A legacy publication this week ran a letter to their editor allegedly composed by Captain Elle Ekman, a US Marine Corps logistics officer (archived). The letter's author relates some illustrative anecdotes showing the USG's preference for complicating logistics and letting expensively bought tooling rot in order to maximize their payments to contractors. The letter opens with:
A few years ago, I was standing in a South Korean field, knee deep in mud, incredulously asking one of my maintenance Marines to tell me again why he couldn’t fix a broken generator. We needed the generator to support training with the United States Army and South Korean military, and I was generally unaccustomed to hearing anyone in the Marine Corps give excuses for not effectively getting a job done. I was stunned when his frustrated reply was, "Because of the warranty, ma’am."
After a brief, forgetable foray into her local Pantsuit politics to pass the legacy editorial gatekeepers, she returns to reporting on the USG's entirely chosen sadness:
Besides the broken generator in South Korea, I remembered working at a maintenance unit in Okinawa, Japan, watching as engines were packed up and shipped back to contractors in the United States for repairs because "that’s what the contract says." The process took months.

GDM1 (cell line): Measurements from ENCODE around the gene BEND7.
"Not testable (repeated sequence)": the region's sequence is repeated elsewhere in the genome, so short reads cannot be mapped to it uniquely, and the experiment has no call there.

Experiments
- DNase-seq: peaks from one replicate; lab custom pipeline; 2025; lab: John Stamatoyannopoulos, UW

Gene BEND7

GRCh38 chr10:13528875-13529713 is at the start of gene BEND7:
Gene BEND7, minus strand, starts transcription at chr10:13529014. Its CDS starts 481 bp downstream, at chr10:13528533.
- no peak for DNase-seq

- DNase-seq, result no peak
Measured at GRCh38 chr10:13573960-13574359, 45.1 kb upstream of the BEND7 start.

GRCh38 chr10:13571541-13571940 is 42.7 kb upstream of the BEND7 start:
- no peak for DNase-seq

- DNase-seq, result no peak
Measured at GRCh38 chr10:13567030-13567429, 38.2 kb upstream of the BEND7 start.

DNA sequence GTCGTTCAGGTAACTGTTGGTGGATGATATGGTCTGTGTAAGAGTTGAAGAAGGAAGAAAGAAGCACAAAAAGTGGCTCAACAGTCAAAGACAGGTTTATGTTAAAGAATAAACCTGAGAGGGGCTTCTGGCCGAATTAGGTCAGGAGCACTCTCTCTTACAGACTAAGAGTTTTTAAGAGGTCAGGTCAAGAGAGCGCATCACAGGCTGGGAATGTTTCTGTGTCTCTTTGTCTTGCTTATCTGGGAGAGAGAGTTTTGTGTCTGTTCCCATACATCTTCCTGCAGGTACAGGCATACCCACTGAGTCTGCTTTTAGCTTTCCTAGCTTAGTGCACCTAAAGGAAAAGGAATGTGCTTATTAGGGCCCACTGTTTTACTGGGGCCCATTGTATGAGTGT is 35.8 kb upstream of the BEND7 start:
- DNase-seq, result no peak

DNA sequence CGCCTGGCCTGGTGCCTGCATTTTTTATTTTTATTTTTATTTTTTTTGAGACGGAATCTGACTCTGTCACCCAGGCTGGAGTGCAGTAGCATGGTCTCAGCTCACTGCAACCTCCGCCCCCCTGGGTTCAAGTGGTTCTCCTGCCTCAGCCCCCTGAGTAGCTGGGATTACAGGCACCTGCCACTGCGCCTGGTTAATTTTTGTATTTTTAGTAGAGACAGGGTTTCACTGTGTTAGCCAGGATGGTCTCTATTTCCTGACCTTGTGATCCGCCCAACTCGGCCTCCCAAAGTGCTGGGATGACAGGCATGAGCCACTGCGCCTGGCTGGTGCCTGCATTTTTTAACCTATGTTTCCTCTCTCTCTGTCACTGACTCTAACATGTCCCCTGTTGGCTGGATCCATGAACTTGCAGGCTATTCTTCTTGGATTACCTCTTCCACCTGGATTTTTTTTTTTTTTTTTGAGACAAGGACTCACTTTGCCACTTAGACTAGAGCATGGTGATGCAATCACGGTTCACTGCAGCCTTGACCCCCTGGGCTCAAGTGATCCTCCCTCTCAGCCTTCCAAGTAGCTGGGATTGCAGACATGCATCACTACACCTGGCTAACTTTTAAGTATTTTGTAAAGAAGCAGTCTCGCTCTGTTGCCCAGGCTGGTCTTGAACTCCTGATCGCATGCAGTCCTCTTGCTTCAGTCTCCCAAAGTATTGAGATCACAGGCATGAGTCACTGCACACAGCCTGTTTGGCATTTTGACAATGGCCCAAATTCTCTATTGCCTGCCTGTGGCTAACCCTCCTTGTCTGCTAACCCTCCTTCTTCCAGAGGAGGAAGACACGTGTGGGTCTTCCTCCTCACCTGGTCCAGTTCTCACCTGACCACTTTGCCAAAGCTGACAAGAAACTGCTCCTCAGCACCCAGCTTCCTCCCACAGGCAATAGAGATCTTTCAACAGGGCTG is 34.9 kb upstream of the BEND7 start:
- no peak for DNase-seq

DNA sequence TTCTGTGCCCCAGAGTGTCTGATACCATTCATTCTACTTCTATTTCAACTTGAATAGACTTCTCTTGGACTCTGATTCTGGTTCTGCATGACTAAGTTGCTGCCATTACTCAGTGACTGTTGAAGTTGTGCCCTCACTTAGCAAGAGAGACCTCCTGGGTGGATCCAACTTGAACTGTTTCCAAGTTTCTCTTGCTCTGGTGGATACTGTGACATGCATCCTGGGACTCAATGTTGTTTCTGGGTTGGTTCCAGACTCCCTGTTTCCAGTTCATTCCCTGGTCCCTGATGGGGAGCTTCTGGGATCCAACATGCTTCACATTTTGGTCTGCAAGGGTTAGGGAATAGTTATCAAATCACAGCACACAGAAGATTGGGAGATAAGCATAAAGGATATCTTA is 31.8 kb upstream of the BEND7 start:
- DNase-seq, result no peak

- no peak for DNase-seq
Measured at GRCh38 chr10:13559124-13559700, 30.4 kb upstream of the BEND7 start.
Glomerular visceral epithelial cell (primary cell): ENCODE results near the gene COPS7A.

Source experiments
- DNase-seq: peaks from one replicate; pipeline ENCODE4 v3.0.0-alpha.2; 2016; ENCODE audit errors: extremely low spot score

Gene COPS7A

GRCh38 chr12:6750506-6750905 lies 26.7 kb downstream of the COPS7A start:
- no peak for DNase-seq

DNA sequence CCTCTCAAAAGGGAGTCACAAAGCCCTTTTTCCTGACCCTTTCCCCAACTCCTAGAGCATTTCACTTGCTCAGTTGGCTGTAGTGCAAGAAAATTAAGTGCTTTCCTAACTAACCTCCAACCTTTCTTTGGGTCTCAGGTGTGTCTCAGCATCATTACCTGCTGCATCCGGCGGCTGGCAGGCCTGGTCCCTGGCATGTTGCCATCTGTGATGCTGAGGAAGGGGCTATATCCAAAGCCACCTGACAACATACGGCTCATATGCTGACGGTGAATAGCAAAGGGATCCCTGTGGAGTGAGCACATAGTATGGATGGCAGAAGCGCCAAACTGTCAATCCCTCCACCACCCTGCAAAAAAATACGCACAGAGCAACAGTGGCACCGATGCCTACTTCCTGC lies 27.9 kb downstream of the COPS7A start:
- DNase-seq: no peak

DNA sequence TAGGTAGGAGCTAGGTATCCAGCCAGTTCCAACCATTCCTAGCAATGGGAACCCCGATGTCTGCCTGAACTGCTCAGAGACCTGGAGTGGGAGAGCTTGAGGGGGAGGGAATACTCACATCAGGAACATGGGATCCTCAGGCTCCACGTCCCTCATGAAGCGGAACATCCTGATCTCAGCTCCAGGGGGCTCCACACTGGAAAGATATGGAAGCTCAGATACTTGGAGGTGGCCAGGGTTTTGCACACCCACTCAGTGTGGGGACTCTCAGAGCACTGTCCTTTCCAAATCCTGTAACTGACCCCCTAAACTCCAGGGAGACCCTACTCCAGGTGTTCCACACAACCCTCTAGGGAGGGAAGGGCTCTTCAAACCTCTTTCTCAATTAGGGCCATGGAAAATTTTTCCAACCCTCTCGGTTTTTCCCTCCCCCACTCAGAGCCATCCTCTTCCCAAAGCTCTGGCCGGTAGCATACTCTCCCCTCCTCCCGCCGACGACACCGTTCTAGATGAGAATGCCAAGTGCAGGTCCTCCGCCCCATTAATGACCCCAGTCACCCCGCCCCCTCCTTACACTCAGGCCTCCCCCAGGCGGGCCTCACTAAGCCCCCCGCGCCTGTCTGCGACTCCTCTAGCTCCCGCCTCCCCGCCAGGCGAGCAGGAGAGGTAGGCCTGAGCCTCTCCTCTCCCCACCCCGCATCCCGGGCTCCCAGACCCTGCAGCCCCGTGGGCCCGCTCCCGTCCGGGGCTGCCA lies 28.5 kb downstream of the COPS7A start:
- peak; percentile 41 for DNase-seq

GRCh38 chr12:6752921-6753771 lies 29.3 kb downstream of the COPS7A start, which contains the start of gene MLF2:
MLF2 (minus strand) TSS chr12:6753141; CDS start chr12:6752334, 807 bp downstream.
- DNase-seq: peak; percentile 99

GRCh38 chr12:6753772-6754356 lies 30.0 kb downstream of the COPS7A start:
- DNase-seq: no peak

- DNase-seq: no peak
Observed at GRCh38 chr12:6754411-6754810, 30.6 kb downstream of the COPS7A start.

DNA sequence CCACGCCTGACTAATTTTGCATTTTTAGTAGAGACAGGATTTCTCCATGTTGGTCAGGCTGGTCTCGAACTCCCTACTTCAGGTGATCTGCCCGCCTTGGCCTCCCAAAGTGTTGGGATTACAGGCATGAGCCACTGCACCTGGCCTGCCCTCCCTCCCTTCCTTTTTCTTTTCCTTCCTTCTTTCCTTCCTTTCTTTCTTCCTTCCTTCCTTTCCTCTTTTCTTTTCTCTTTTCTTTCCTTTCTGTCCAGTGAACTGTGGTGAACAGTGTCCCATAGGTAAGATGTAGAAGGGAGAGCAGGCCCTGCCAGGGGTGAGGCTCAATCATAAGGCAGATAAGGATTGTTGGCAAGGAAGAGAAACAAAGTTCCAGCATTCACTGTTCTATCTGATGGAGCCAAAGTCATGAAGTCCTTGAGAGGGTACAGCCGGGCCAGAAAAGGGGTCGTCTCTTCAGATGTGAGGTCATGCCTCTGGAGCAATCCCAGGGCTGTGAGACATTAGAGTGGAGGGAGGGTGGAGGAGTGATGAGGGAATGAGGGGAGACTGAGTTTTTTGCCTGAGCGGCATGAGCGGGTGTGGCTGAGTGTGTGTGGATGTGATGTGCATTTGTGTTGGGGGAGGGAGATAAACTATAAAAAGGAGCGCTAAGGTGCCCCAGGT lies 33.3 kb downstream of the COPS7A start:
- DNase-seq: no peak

With every engine sent back, Marines lost the opportunity to practice the skills they might need one day on the battlefield, where contractor support is inordinately expensive, unreliable or nonexistent.
I also recalled how Marines have the ability to manufacture parts using water-jets, lathes and milling machines (as well as newer 3-D printers), but that these tools often sit idle in maintenance bays alongside broken-down military equipment. Although parts from the manufacturer aren’t available to repair the equipment, we aren’t allowed to make the parts ourselves "due to specifications."
How pervasive is this issue for the most powerful[sic] military in the world? And what does it mean for a military that is expected to operate in the most austere and hostile environments to not possess the experience, training or tools to fix its own very technical equipment?
All signs point to these issues being incredibly pervasive, and it means that they can't be expected to operate per their own allies' observations in the field.